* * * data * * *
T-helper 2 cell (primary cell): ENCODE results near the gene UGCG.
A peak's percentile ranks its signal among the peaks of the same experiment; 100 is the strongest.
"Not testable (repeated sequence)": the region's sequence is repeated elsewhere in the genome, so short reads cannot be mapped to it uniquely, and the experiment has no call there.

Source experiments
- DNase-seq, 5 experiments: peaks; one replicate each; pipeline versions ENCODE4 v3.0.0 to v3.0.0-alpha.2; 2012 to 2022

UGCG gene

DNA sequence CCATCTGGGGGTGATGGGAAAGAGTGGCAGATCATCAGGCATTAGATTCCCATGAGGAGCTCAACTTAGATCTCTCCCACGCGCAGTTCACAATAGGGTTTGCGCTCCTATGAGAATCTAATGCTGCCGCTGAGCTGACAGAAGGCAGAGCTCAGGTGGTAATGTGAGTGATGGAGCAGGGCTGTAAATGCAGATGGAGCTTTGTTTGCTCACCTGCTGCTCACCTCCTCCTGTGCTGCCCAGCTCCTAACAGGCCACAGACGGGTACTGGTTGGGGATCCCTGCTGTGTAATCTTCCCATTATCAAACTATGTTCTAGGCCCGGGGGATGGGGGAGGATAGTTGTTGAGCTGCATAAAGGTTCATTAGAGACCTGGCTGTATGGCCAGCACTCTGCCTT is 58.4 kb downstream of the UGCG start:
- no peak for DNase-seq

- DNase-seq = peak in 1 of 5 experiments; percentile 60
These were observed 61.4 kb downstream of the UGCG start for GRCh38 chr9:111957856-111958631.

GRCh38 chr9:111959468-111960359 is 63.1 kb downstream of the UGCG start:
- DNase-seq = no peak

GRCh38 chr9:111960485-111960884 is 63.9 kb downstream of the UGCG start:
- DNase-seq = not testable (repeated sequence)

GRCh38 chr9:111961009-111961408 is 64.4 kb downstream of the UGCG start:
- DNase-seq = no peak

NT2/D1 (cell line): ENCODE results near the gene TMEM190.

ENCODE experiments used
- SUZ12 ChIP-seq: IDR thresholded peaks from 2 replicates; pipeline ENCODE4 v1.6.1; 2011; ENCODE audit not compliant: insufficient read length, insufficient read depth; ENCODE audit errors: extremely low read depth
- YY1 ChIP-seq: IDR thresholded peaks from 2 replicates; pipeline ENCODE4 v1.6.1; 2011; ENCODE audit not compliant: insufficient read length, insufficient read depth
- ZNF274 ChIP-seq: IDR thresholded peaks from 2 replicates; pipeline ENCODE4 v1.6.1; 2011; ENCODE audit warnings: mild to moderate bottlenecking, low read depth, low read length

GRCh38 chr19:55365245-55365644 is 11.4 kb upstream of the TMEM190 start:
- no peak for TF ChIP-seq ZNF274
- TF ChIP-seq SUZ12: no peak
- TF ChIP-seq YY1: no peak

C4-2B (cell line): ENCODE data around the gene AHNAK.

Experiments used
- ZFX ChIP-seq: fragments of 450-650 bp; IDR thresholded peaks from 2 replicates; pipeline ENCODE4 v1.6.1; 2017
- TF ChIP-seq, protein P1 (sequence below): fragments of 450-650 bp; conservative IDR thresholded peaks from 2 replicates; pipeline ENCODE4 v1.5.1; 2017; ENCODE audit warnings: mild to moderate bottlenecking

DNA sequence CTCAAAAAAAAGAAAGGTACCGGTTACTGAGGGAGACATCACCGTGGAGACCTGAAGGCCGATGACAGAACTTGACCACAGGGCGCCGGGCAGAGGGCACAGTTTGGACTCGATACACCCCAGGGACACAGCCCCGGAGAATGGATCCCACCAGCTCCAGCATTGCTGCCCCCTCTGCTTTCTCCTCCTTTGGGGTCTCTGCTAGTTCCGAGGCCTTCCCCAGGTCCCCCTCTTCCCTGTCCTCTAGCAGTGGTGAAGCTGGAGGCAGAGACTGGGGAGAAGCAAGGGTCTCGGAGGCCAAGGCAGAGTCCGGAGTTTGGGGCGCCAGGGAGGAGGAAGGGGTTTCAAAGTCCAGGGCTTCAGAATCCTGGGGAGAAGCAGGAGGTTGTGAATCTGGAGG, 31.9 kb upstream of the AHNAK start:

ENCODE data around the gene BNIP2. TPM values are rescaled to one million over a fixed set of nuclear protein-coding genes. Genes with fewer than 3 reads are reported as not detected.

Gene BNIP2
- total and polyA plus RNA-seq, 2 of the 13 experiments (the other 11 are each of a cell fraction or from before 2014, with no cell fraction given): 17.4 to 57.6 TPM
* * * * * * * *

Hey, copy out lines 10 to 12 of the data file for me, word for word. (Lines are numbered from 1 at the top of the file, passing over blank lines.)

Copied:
These were observed 61.4 kb downstream of the UGCG start for GRCh38 chr9:111957856-111958631.

GRCh38 chr9:111959468-111960359 is 63.1 kb downstream of the UGCG start:
- DNase-seq = no peak